How to look after yourself.
“Are you coming to bed?” he calls.
“In a minute,” you call back. “Someone on the Internet is wrong. And it's probably me.”
You tell yourself, that is, you #20 — you have a little list by the computer, this is the you with a pit bull — that you really should take the dog in for a vet check with eyes looking like that. Reassured, you scroll down through the rest of the social-media page.
In another world, you had a grandfather who remarried. You've seen the pictures of your teenage self on Throwback Thursday, same terrible time growing out your bangs, carting a manic pigtailed toddler around on your hip. In that world you had cousins. Now you're looking at your cousin's wedding pictures. She is radiant. She wears flowers in her long blonde hair. You can see where you're tagged, in the background raising a glass of wine to your other cousin, her brother.
You know that there is a world in which you would give these kids a kidney. In this world, they seem like nice people and you wish them all the best. The echo of that other feeling rings your heart like a goblet.
A handful of you stayed in physics. They are the ones you blame for this. None of your friends has found their social-media pages taken over by alternate timeline selves — although, to be fair, you've only trusted a few enough to ask. You still get the posts from your old roommate, your ninth-grade French teacher, all your many cousins in Sioux Falls. They're just overwhelmed by the sheer number of posts from other worlds featuring, apparently, you.
There is a lot of you.
You have a lot in common.
For example, you never live south of the Iowa border for more than five years as an adult. You don't all live in the United States or North America or Anglophone countries — but that forty-fourth parallel really seems to be important somehow. You never have more than three kids. You never, ever like coconut, not any of you, not ever.
On the other hand, some of you like pineapple. Some of you even can stand durian, although those are the weird ones and nobody really understands them. You tend to form clumps. The durian eaters. Those who took to Agatha Christie novels. Those who got good at tennis. Those who let their ear piercings grow shut — that's not important to the rest of you, but to the ones who did, it's emblematic of something they can't explain.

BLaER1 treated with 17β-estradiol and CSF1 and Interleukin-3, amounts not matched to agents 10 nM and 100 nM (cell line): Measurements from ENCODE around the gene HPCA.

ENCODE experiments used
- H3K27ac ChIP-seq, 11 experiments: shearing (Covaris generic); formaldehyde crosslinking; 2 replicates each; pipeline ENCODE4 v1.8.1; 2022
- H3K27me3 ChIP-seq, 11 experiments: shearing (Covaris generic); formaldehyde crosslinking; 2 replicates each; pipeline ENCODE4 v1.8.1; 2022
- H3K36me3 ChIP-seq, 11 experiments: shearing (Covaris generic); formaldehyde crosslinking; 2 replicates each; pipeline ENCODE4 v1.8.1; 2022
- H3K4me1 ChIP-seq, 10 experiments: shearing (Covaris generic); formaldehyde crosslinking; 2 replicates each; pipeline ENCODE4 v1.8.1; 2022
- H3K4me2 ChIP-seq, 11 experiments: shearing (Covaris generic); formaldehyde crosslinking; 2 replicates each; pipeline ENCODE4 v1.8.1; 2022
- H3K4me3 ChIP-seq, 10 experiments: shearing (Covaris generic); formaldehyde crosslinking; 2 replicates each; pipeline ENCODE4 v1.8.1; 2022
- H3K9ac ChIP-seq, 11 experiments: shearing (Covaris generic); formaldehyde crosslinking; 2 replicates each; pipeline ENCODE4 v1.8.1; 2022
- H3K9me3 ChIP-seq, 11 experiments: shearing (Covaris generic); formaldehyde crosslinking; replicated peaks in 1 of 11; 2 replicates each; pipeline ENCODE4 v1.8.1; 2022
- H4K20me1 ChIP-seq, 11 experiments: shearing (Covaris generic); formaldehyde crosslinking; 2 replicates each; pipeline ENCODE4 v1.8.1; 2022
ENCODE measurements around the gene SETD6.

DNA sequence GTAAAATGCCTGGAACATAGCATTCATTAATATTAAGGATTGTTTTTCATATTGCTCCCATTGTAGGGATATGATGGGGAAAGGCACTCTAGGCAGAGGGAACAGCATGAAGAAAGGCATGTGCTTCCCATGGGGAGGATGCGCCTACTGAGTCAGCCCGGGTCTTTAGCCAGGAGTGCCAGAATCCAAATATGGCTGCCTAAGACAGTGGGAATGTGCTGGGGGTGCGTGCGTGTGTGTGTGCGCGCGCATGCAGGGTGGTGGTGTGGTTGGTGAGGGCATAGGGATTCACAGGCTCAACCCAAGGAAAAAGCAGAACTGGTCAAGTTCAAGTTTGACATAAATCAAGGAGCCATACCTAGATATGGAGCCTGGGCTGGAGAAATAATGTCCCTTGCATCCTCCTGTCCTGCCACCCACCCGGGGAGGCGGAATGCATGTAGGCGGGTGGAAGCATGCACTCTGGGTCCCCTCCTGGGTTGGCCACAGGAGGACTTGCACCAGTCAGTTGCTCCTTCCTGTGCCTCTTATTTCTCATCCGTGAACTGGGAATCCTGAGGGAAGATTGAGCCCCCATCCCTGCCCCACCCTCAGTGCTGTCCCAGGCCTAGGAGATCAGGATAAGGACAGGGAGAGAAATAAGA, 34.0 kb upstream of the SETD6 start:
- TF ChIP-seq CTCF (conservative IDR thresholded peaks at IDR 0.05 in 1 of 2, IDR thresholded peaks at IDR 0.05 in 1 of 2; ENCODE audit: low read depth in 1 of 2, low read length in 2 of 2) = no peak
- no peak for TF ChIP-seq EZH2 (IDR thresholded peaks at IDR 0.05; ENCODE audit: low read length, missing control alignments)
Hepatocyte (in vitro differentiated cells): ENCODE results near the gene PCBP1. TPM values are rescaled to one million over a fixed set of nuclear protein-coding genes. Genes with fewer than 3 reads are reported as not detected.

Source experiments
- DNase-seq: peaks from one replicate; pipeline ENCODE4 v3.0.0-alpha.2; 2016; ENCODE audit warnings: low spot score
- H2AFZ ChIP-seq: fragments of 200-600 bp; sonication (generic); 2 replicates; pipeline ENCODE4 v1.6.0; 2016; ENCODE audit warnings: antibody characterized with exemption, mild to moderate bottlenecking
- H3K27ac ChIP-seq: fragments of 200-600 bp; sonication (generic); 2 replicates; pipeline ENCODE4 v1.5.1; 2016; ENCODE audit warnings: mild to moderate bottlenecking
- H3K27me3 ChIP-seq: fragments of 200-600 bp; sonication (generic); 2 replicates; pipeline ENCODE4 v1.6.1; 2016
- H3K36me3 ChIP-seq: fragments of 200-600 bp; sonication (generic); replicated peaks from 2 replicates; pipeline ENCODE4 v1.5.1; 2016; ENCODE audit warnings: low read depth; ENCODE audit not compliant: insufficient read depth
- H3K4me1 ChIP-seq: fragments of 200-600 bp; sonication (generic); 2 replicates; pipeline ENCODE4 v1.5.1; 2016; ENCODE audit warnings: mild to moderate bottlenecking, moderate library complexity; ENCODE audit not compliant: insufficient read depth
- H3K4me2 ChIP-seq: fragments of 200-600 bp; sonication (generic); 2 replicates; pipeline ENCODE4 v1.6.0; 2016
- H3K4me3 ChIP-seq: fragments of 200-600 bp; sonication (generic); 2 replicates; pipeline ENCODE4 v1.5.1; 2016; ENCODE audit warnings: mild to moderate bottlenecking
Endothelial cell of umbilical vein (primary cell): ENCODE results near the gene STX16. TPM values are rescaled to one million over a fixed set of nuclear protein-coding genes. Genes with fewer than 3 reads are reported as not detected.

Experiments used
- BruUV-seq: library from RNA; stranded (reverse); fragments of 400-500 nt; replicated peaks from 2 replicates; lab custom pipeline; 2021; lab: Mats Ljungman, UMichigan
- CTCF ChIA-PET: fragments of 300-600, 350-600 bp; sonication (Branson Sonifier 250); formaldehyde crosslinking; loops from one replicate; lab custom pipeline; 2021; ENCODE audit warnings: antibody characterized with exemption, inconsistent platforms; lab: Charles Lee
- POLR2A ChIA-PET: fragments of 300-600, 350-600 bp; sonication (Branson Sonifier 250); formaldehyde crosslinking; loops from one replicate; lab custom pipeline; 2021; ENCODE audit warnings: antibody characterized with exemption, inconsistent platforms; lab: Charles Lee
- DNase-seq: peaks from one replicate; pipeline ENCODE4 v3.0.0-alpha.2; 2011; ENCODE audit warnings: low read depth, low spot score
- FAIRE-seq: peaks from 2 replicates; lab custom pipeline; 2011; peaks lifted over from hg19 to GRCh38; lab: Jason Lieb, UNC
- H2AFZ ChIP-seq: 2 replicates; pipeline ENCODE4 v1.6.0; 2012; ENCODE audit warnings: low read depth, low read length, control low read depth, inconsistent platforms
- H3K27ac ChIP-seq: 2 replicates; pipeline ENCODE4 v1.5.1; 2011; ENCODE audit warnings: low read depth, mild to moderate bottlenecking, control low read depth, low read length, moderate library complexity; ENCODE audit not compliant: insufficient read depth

And of course, those who are friends with Stella and those who never met her. Those who lived in Oregon and those who only visited. Those whose hearts were broken when Mrs Bremmer died and those to whom she was just a name on their interdimensional postings.
Those who have developed the full-blown forms of each of three conditions you're prone to, and those — the majority — who are perfectly healthy. Not you. Those others.
Before the social-media thing you were never very good at taking care of yourself, but you have got much, much better. The latest message you get would have made you weep and rage when all this started. Now you just press your lips together.
You remember breaking up with a guy in college when he passed from annoying to creepy, wondering why you didn't do it when he got annoying. This other you, you #572, she didn't even do that well. So she didn't get the feeling of dodging a bullet when he pushed her into the wall of the dorm and punched the wall next to her head. She didn't think, so that's what my life would have been.
Because that's what her life is.
You think back to the point where you diverged, to who you know in common with you.
“Go to Heather and Dave,” you write. “They'll help you get out. They've got a spare room, and if they don't have enough space” — you briefly forget how many kids this you has, if you ever told you — “Heather's folks are right down the road. They're good people. They won't want you to stay in this situation.”
“I haven't seen them in years!” you write back almost immediately.
Neither have you, but you trust them all the same. Heather was always baffled by your brief relationship with this guy, relieved when it was over. You need a friend like that, and you know you have one — even this many years later.
“It won't matter,” you write. “She'll know this is important. Do it for the kids.” You consult your list quickly. Two of them. That's two too many for this behaviour. “Promise me. Promise yourself.”
The pause is too long. Bad things have happened to you before, but never this. You wonder if you should message another you, but you can't think which one.
“All right, I promise,” you finally write back. You breathe a sigh of relief. Something might have happened to Heather — it might not work — but you will come back and ask again if you need to. You know you that well.
You are so tired.
You flip back to the wedding pictures, scrolling through. One of your actual aunts is there, wearing a hideous flowered dress. In your own timeline she has developed taste. In the other, not so much. But she has a piece of cake with overblown foliage to match her dress; she has old family friends who in your universe are off doing something else. She looks happy.
That's all you want for them. All of them.
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